Works published by Center staff and affiliates:
- “Article III and the Political-Question Doctrine,” 116 Northwestern University Law Review (forthcoming 2021)
- “Cooperativism in the American Adversarial Tradition,” Civil Justice Quarterly (forthcoming 2021-2022).
- “Personal Jurisdiction, Comparativism, and Ford,” 51 Stetson Law Review (forthcoming 2021).
- “Videoconferencing and Procedural Doctrine,” Southwestern Law Review (forthcoming 2021).
- “Texas v. Pennsylvania and the Political-Question Doctrine,” 2021 University of Illinois Law Review Online 141.
Current works in progress include:
- An empirical study of the reasons why in-state plaintiffs invoke diversity jurisdiction in federal court. Evidence suggests that these kinds of cases are a healthy percentage–25%-50%–of the total diversity caseload in federal courts. Yet these are exactly the kinds of cases that run contrary to the out-of-state bias rationale of diversity jurisdiction. What’s going on? And might a better understanding of what’s going on help Congress consider reforms to Sec. 1332 to better align diversity jurisdiction with its rationale and with the interests of the federal courts? This survey study aims to shed light on the answers to those questions.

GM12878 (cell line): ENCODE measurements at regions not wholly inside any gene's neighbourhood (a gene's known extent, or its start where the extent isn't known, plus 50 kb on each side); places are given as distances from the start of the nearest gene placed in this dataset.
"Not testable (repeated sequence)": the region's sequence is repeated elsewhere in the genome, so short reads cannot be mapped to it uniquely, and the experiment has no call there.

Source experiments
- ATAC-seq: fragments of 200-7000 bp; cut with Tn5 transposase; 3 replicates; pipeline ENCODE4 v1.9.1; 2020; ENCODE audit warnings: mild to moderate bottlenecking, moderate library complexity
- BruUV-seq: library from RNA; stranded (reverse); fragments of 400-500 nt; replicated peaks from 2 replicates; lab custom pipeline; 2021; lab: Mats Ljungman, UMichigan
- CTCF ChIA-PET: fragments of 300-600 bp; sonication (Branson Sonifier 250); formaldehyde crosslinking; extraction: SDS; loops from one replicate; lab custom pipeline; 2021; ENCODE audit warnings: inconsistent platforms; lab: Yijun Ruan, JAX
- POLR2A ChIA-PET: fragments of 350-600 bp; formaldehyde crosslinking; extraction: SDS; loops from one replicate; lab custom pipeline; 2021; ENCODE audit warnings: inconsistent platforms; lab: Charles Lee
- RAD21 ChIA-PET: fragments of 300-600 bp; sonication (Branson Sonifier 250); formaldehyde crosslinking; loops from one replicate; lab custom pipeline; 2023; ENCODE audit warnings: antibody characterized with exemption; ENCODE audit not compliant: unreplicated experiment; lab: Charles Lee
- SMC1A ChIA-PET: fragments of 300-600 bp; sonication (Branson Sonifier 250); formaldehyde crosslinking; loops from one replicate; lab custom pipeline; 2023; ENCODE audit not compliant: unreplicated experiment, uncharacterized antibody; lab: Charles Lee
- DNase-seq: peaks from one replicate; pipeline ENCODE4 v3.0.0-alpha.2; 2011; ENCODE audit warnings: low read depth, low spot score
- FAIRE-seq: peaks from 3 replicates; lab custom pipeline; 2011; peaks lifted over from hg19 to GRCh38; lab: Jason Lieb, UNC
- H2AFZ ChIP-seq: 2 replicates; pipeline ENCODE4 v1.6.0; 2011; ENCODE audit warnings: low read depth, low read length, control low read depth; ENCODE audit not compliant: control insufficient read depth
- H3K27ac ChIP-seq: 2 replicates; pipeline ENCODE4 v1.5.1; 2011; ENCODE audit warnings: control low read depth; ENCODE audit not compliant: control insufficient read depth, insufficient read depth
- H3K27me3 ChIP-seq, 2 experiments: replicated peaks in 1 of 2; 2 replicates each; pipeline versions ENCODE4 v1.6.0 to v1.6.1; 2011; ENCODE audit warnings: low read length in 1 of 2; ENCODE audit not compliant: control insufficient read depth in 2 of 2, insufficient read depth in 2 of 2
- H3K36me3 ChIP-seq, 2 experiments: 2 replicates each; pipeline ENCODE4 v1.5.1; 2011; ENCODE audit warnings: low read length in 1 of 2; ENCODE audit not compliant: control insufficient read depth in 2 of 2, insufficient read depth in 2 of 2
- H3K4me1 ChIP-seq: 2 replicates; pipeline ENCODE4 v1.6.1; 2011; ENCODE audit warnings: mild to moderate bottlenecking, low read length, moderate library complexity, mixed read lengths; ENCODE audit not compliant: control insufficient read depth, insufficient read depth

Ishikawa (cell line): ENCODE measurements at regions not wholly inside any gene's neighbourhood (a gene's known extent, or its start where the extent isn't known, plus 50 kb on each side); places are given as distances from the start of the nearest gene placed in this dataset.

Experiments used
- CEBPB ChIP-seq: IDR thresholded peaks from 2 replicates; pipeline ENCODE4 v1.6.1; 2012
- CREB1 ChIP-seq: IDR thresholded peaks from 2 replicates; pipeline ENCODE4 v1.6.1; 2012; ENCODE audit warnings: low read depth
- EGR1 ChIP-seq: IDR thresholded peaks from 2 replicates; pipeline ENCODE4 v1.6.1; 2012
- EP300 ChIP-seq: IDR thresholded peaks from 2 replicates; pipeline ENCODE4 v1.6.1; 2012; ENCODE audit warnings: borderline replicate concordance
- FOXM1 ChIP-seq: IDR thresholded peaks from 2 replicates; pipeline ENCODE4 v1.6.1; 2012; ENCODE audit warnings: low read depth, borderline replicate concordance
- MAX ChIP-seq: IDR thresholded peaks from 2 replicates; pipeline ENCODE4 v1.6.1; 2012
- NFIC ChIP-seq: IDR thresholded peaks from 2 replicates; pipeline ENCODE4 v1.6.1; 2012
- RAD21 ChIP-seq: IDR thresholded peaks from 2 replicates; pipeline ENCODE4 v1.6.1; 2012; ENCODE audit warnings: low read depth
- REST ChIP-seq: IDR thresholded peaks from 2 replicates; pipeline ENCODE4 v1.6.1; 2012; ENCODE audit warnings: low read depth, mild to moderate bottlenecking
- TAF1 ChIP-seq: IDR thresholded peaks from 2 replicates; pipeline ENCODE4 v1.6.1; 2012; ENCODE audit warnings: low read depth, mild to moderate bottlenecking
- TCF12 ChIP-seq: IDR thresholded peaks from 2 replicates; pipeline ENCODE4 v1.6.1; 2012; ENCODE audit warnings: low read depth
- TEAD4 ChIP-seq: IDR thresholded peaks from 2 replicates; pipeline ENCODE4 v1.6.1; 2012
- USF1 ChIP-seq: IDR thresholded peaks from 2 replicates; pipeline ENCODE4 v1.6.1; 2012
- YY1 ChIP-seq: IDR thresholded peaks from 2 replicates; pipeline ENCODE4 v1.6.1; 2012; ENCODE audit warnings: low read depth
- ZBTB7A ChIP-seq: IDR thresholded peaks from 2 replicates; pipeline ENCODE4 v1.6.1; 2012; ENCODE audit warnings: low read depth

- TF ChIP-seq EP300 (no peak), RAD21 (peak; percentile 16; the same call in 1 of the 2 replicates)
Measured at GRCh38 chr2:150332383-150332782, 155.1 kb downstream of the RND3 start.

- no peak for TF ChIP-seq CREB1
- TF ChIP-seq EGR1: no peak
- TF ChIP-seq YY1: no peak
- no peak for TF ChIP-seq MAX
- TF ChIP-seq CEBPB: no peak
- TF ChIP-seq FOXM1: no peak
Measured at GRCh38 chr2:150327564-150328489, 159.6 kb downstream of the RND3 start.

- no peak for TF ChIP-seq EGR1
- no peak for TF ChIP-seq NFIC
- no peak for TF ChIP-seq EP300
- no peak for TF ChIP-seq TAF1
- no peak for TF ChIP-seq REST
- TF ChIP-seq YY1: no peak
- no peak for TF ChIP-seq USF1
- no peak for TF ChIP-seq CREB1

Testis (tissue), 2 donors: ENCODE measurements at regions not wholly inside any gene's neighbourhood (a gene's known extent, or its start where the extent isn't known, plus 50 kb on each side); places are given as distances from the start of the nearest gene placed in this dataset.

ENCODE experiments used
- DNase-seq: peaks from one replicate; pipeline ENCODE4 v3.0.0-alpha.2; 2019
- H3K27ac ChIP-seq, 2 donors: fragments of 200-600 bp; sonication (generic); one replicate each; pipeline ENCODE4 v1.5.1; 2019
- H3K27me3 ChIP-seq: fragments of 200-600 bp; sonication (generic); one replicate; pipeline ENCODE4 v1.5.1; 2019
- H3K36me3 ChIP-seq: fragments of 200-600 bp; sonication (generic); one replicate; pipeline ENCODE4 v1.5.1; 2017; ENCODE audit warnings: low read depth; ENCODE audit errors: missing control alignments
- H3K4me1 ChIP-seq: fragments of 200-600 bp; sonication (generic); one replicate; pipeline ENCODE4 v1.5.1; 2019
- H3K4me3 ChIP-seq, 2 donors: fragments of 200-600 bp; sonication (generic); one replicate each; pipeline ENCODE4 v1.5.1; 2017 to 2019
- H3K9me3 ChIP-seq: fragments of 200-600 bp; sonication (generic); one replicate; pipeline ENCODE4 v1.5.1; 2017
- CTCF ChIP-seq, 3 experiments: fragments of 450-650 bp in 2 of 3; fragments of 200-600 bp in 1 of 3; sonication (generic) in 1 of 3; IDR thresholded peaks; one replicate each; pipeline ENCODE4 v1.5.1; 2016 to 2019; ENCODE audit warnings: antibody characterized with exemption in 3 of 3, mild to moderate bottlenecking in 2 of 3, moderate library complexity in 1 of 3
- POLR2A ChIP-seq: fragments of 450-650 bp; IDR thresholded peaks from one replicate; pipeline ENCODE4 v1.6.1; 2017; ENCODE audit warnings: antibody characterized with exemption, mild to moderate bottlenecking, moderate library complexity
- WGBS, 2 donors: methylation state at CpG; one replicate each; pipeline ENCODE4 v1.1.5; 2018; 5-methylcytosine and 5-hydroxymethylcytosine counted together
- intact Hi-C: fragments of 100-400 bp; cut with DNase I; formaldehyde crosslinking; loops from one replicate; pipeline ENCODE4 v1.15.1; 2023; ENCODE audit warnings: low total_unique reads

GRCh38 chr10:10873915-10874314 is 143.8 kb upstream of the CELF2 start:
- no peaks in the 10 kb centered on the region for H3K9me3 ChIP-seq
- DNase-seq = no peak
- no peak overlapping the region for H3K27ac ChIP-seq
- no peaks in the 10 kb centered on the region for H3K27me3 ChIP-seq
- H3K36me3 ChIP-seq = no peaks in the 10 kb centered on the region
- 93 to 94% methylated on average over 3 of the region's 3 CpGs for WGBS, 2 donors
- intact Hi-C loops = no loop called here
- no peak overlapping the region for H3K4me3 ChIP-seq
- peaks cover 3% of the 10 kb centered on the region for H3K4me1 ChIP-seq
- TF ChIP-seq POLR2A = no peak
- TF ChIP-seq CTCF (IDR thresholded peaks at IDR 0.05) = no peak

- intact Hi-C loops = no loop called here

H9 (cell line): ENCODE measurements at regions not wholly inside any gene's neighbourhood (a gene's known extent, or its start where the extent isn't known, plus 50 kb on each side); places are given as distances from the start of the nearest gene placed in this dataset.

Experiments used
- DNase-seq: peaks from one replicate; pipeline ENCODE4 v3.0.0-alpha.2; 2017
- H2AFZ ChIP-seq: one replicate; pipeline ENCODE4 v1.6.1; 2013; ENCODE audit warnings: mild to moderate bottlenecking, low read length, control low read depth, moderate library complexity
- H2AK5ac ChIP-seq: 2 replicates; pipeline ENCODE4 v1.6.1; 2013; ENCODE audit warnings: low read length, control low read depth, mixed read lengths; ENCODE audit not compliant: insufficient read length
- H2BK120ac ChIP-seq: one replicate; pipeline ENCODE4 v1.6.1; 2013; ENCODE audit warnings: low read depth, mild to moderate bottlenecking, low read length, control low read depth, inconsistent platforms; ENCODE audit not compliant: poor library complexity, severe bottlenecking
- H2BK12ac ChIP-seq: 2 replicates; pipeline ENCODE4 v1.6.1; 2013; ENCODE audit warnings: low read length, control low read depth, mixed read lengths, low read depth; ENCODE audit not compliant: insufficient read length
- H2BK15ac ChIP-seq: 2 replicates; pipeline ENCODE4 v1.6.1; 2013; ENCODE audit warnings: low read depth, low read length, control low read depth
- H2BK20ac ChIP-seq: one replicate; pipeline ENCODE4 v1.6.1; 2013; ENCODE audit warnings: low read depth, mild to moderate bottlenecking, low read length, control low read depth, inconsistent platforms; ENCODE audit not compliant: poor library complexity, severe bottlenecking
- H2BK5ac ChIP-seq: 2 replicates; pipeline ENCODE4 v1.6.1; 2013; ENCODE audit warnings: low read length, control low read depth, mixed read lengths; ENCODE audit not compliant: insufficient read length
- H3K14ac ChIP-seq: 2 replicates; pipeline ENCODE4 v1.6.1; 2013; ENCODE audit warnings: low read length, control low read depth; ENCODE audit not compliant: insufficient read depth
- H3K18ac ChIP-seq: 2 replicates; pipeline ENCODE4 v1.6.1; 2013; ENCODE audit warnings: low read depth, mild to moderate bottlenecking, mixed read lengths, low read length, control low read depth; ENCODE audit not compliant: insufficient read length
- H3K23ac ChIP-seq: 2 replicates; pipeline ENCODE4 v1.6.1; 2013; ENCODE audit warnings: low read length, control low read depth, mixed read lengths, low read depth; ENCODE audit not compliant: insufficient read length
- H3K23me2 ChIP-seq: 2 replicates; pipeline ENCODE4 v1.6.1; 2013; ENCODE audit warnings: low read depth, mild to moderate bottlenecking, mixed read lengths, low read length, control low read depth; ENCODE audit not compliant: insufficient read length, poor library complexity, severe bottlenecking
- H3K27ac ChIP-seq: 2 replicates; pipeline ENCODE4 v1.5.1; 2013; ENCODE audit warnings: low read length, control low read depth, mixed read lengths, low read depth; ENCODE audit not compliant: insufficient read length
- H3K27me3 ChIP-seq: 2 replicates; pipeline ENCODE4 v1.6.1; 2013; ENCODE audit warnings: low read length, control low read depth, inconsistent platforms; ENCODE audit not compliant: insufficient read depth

- A study of the rulemaking process for the Supreme Court Rules. The literature on the Supreme Court Rules, and the rulemaking process behind them, is practically nonexistent. Part of the reason is that the rulemaking process for the Supreme Court Rules is a black box–the Court promulgates its rules with neither oversight nor transparency. This study, relying on interviews with current and former government officials, opens that black box to reveal the history of the rulemaking process for the Supreme Court Rules from the 1980s to the present. That process, as contrasted with the open and participatory rulemaking process for the lower-court rules, is highly secretive and insular. The article analyzes the justifications of such an approach and finds none persuasive. The article then turns to modest proposals for reform that will benefit the rulemaking process at marginal cost.